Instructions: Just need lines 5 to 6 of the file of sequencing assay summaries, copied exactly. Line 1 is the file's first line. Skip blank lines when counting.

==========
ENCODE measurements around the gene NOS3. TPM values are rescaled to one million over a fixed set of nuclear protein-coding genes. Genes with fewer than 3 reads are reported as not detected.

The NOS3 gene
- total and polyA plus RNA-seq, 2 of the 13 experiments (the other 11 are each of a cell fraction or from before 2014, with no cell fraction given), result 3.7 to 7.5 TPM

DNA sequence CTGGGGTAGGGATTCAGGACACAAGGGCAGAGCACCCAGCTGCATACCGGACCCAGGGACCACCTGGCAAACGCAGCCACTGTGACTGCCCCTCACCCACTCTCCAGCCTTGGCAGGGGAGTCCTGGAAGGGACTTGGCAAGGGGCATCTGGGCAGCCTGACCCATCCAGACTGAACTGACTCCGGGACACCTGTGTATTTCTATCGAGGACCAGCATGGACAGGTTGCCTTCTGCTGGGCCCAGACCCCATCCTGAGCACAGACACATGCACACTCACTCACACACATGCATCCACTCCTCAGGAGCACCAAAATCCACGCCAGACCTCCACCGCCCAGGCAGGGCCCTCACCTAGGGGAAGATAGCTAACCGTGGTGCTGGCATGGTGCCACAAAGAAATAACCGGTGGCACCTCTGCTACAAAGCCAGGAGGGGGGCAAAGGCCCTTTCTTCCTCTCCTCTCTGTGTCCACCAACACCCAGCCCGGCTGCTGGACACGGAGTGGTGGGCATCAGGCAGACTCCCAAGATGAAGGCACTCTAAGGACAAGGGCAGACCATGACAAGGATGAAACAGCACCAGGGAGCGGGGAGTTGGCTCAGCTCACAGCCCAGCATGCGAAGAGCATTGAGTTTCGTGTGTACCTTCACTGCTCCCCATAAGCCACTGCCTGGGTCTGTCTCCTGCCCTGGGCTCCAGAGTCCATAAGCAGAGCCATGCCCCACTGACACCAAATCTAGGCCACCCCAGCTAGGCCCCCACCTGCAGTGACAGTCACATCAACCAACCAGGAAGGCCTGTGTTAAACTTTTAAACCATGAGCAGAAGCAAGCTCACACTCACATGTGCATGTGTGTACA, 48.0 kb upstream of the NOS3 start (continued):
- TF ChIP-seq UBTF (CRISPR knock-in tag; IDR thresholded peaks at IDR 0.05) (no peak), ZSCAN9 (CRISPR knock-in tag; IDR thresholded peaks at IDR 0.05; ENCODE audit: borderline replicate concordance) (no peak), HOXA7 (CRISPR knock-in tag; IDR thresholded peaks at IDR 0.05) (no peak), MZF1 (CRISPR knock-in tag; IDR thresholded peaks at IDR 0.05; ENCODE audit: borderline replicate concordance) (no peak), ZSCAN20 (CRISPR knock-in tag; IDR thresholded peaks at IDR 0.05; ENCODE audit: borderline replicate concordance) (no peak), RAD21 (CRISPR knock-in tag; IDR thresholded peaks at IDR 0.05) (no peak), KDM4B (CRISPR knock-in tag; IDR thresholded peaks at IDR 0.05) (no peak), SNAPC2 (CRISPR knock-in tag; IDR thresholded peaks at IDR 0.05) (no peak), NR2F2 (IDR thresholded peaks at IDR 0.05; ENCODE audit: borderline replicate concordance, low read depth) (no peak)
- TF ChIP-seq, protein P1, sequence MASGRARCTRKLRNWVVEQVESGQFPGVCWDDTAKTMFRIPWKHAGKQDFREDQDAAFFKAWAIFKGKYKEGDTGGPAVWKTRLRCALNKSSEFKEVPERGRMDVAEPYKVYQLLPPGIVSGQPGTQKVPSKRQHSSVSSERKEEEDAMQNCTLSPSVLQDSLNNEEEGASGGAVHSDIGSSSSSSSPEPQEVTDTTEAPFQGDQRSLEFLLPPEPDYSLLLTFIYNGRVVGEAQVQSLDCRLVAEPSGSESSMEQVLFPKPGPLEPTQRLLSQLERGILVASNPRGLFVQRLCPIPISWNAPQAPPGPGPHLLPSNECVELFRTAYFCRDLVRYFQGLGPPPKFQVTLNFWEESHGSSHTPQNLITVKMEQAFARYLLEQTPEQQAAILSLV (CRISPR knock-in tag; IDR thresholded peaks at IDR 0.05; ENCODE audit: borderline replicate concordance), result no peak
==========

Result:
- TF ChIP-seq UBTF (CRISPR knock-in tag; IDR thresholded peaks at IDR 0.05) (no peak), ZSCAN9 (CRISPR knock-in tag; IDR thresholded peaks at IDR 0.05; ENCODE audit: borderline replicate concordance) (no peak), HOXA7 (CRISPR knock-in tag; IDR thresholded peaks at IDR 0.05) (no peak), MZF1 (CRISPR knock-in tag; IDR thresholded peaks at IDR 0.05; ENCODE audit: borderline replicate concordance) (no peak), ZSCAN20 (CRISPR knock-in tag; IDR thresholded peaks at IDR 0.05; ENCODE audit: borderline replicate concordance) (no peak), RAD21 (CRISPR knock-in tag; IDR thresholded peaks at IDR 0.05) (no peak), KDM4B (CRISPR knock-in tag; IDR thresholded peaks at IDR 0.05) (no peak), SNAPC2 (CRISPR knock-in tag; IDR thresholded peaks at IDR 0.05) (no peak), NR2F2 (IDR thresholded peaks at IDR 0.05; ENCODE audit: borderline replicate concordance, low read depth) (no peak)
- TF ChIP-seq, protein P1, sequence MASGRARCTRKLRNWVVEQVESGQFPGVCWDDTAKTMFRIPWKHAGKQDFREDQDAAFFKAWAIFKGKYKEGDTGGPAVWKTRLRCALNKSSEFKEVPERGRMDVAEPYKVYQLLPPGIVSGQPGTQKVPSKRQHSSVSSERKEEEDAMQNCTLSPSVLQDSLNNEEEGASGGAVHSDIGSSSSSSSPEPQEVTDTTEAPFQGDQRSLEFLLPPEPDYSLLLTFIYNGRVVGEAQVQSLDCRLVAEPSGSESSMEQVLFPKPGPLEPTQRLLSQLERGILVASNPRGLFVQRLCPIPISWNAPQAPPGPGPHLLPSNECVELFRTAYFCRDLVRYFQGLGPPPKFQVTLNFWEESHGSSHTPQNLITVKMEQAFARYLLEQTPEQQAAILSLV (CRISPR knock-in tag; IDR thresholded peaks at IDR 0.05; ENCODE audit: borderline replicate concordance), result no peak